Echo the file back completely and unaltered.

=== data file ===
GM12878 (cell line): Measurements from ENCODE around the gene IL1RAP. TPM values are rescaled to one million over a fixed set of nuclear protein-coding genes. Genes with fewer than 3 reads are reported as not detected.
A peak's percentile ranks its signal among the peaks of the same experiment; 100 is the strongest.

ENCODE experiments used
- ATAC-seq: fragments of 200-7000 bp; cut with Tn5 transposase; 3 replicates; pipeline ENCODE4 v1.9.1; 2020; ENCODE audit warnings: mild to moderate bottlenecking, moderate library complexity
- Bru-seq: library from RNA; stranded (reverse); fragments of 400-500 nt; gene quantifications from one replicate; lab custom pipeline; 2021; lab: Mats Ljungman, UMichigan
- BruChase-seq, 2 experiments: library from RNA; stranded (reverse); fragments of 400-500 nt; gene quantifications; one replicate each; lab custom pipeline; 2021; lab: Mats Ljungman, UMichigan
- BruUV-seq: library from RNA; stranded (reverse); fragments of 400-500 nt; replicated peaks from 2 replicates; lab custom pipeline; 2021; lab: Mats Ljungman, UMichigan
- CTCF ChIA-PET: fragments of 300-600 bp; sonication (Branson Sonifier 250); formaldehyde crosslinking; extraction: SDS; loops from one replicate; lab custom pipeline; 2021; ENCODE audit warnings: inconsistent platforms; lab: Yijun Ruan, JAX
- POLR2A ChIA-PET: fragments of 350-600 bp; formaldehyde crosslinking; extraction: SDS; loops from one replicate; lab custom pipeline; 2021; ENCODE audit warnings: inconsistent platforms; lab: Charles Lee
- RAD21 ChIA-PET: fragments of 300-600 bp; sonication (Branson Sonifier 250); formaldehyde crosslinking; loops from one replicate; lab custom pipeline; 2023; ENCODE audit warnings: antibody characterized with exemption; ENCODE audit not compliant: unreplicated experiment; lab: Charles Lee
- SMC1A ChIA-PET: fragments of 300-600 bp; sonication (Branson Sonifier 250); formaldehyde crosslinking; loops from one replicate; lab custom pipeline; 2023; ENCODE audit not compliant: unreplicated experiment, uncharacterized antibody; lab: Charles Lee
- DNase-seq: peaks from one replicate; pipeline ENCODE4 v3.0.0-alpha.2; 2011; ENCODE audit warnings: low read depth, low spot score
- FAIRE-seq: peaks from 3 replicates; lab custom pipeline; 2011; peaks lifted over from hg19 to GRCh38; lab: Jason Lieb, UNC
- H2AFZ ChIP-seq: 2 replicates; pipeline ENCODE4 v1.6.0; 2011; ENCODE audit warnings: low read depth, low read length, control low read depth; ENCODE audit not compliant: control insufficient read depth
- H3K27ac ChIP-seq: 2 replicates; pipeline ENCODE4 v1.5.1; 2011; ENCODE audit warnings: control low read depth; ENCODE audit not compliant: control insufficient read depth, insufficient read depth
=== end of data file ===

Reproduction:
GM12878 (cell line): Measurements from ENCODE around the gene IL1RAP. TPM values are rescaled to one million over a fixed set of nuclear protein-coding genes. Genes with fewer than 3 reads are reported as not detected.
A peak's percentile ranks its signal among the peaks of the same experiment; 100 is the strongest.

ENCODE experiments used
- ATAC-seq: fragments of 200-7000 bp; cut with Tn5 transposase; 3 replicates; pipeline ENCODE4 v1.9.1; 2020; ENCODE audit warnings: mild to moderate bottlenecking, moderate library complexity
- Bru-seq: library from RNA; stranded (reverse); fragments of 400-500 nt; gene quantifications from one replicate; lab custom pipeline; 2021; lab: Mats Ljungman, UMichigan
- BruChase-seq, 2 experiments: library from RNA; stranded (reverse); fragments of 400-500 nt; gene quantifications; one replicate each; lab custom pipeline; 2021; lab: Mats Ljungman, UMichigan
- BruUV-seq: library from RNA; stranded (reverse); fragments of 400-500 nt; replicated peaks from 2 replicates; lab custom pipeline; 2021; lab: Mats Ljungman, UMichigan
- CTCF ChIA-PET: fragments of 300-600 bp; sonication (Branson Sonifier 250); formaldehyde crosslinking; extraction: SDS; loops from one replicate; lab custom pipeline; 2021; ENCODE audit warnings: inconsistent platforms; lab: Yijun Ruan, JAX
- POLR2A ChIA-PET: fragments of 350-600 bp; formaldehyde crosslinking; extraction: SDS; loops from one replicate; lab custom pipeline; 2021; ENCODE audit warnings: inconsistent platforms; lab: Charles Lee
- RAD21 ChIA-PET: fragments of 300-600 bp; sonication (Branson Sonifier 250); formaldehyde crosslinking; loops from one replicate; lab custom pipeline; 2023; ENCODE audit warnings: antibody characterized with exemption; ENCODE audit not compliant: unreplicated experiment; lab: Charles Lee
- SMC1A ChIA-PET: fragments of 300-600 bp; sonication (Branson Sonifier 250); formaldehyde crosslinking; loops from one replicate; lab custom pipeline; 2023; ENCODE audit not compliant: unreplicated experiment, uncharacterized antibody; lab: Charles Lee
- DNase-seq: peaks from one replicate; pipeline ENCODE4 v3.0.0-alpha.2; 2011; ENCODE audit warnings: low read depth, low spot score
- FAIRE-seq: peaks from 3 replicates; lab custom pipeline; 2011; peaks lifted over from hg19 to GRCh38; lab: Jason Lieb, UNC
- H2AFZ ChIP-seq: 2 replicates; pipeline ENCODE4 v1.6.0; 2011; ENCODE audit warnings: low read depth, low read length, control low read depth; ENCODE audit not compliant: control insufficient read depth
- H3K27ac ChIP-seq: 2 replicates; pipeline ENCODE4 v1.5.1; 2011; ENCODE audit warnings: control low read depth; ENCODE audit not compliant: control insufficient read depth, insufficient read depth